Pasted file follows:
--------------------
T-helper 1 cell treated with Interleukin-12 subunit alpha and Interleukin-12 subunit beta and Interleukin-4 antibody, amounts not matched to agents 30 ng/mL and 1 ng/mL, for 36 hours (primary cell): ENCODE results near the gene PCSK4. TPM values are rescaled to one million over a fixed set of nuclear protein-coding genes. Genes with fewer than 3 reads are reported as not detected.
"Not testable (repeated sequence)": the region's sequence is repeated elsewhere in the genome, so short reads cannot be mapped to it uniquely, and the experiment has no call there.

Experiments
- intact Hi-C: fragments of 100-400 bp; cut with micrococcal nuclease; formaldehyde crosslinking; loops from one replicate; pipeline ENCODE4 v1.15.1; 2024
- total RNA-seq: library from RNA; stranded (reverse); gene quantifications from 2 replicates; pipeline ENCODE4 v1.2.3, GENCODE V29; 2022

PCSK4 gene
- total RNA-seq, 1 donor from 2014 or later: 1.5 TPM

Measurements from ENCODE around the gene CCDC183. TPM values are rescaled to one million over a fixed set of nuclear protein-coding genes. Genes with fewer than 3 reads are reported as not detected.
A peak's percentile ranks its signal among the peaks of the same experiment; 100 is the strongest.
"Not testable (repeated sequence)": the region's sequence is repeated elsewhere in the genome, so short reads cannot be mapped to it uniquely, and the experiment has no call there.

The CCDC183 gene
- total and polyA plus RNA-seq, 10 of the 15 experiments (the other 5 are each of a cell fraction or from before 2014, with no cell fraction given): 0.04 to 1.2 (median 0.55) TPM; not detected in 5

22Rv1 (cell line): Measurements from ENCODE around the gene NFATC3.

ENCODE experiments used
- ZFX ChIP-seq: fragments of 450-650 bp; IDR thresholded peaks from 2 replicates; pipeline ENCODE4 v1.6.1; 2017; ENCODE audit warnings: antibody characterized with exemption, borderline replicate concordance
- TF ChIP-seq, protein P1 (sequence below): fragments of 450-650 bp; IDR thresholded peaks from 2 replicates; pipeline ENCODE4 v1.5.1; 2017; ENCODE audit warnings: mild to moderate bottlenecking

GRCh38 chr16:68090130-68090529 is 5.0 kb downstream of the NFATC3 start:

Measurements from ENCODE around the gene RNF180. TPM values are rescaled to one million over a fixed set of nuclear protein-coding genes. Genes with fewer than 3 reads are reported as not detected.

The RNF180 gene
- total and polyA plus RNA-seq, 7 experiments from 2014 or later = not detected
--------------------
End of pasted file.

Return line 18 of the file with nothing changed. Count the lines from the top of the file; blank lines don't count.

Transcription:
Measurements from ENCODE around the gene RNF180. TPM values are rescaled to one million over a fixed set of nuclear protein-coding genes. Genes with fewer than 3 reads are reported as not detected.